One of the largest problems in the Switch version is that it’s just very, very difficult to see when playing in handheld mode. Several small enemies are legitimately tiny- less than a third of a centimeter in size on the Switch’s screen. The text is tiny, although not unreadable. There are also some random issues such as the UI not highlighting the buttons in the menu, not to mention the inability to save or select options when it the selections appear onscreen by pressing the L button. You can, however, select the exact same buttons on-screen by pressing +, this is just one of the weird ways in which Unexplored lacks polish (the buttons appear in both the L and + menus, but only selectable in one of them). Not to mention, if the game crashes (which it will, currently. Hopefully a patch corrects this in the future), you will lose all of your progress no matter how deep you were in the dungeon.

There are some reasonably large loading times, but they’re not completely unbearable. Starting the game, you’ll be in a new run in about 2 minutes, though most of that 2 minutes is spent in separate loading screens, which hints the optimization may be poor. There are also some pauses while in-game that the PC version of the game doesn’t seem to have, which can even occur in the middle of combat. This isn’t the most fast-paced game out there so it’s not a huge detriment, but it’s still an issue worth taking note. Thankfully, these issues are rare (the crash happened once in 20, and the game hanging up during combat seemed to have been fixed by turning the Switch off completely and then back on again, though that could very well be placebo effect.

Out of the roguelikes to recently release, Unexplored is probably the closest to Rogue or ADOM of the bunch. It lacks turn-based combat but otherwise is very close to what one could imagine real-time ADOM to play like. The graphical style leaves a little bit to be desired, much like ADOM, though this game uses 3 dimensional polygons on a top-down, 2D plane. So, sometimes the random generation will hide things from you in ways you literally couldn’t see (levers underneath overhanging rock with nothing sticking out to notice it’s there. I had this happen once, and the only reason I found it worth noting is because I came across a floor I couldn’t complete but random found a switch while rubbing against every. Single. Wall. I am left unsure if this is a bug or an intended feature, however). The soundtrack is very ambient, full of low-key music that enhances the atmosphere of Unexplored quite well.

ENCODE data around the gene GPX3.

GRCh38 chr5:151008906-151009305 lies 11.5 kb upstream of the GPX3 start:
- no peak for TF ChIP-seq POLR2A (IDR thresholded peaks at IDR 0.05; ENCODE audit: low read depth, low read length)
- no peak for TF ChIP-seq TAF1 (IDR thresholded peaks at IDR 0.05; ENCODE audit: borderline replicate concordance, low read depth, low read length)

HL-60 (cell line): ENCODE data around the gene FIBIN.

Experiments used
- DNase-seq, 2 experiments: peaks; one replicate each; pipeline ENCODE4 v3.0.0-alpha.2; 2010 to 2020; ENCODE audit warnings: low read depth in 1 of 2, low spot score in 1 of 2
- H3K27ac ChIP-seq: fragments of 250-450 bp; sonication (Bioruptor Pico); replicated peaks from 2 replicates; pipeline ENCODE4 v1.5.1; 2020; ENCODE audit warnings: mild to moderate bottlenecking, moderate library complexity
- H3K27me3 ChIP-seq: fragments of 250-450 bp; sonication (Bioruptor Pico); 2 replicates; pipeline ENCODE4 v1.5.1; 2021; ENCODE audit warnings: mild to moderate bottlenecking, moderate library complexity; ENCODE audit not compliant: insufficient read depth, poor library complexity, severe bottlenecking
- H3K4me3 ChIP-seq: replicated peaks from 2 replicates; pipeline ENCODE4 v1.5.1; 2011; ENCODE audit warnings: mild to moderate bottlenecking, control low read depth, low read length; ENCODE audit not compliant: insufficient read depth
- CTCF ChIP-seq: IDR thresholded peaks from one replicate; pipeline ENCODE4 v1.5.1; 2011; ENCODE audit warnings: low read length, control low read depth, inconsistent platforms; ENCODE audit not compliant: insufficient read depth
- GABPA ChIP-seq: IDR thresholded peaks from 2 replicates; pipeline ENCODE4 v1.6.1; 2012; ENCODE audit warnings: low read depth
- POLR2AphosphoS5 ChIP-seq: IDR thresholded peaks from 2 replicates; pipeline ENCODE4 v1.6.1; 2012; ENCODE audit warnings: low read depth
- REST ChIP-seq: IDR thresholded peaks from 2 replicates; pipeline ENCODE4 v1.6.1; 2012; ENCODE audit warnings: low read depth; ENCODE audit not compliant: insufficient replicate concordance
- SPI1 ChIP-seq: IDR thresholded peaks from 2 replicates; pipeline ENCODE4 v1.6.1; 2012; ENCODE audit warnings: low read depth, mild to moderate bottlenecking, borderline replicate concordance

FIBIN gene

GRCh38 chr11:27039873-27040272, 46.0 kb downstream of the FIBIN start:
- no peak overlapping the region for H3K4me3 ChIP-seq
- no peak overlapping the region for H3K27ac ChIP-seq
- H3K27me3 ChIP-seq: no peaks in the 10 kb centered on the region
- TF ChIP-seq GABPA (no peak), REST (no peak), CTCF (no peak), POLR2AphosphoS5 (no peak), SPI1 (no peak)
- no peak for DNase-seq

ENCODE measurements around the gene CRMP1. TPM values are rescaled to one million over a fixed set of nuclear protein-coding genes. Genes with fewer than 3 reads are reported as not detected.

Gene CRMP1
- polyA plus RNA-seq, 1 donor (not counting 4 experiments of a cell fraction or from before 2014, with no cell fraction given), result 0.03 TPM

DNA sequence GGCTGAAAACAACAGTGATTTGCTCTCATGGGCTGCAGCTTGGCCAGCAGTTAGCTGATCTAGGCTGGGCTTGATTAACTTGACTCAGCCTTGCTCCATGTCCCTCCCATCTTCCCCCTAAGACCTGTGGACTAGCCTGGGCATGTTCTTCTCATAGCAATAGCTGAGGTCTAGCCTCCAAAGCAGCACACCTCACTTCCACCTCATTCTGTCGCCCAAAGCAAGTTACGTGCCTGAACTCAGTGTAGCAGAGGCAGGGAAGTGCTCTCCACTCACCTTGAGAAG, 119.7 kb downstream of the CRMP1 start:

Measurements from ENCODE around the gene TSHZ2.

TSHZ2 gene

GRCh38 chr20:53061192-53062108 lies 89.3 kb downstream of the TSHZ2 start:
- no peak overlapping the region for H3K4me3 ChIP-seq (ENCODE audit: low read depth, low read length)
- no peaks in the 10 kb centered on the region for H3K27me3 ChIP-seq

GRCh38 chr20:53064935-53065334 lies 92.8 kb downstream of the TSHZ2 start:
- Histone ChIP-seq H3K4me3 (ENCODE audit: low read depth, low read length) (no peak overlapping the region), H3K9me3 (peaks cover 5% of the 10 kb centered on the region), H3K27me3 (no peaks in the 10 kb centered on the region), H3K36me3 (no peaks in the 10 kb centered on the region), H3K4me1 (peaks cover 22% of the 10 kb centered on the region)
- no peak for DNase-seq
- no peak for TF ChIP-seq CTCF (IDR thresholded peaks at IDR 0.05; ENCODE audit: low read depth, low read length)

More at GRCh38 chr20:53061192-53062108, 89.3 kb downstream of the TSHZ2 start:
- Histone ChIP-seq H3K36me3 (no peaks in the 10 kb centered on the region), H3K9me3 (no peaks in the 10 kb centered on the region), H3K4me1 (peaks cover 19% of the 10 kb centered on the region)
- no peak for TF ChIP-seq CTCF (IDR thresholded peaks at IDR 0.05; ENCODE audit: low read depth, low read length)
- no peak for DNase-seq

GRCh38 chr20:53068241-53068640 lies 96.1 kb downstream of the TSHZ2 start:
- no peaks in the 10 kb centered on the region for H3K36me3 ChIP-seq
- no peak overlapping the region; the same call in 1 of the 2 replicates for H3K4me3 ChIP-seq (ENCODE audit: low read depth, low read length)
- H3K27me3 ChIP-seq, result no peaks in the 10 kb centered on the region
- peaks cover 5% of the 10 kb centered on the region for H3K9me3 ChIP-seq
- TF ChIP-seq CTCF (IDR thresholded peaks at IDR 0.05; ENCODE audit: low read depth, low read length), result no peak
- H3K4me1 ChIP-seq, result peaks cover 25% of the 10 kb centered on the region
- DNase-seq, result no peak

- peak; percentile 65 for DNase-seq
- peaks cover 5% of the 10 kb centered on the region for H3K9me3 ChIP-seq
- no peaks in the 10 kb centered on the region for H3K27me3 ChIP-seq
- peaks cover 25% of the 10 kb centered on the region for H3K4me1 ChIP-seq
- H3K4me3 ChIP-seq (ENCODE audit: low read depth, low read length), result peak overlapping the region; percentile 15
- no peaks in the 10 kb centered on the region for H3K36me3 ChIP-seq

As for what makes this the Unlocked Edition: Unexplored on Switch gives you direct access to The Mithril Run, Ripley Run, and The Dark Ritual, which are runs of the game which have slightly different rules. Mithril Run, for example, gives you the same general shape of the mine, but the details inside are completely different, just to give an example. There’s also additional characters to unlock, each unlocked by performing specific actions in previous runs (such as picking a lock to unlock the rogue). So, there’s plenty to get some enjoyment for your $15 investment in Unexplored.

Overall, Unexplored: Unlocked Edition is a pretty reasonable Switch Roguelite. With so many of them out, though, does Unexplored earn your money? Well, that depends on how forgiving you are of lack of polish. Crashing and deleting your progress is something I, personally, experienced very little of, and it only happened on the second floor of the dungeon (so not very far in), but anyone who has read my reviews before knows that this kind of thing that I abhor in a game. There are, of course, some other weird areas that lack in polish, but those issues aren’t as bad as crashes in a roguelite since those remove progress from your whole run (Binding of Isaac, for example, would dump you back onto your most recent floor, I believe).

For those who enjoy Roguelites, Unexplored is a slam dunk if you’re hankering for another title in the Roguelike genre, even if it isn’t the most visually appealing title to play on the big screen. Those who dislike games that require you play through them multiple times, or perhaps those who prefer to play in handheld mode (where it’s very difficult to see) may want to pass on Unexplored and try the litany of other Roguelike/lite titles on Switch that are similarly priced.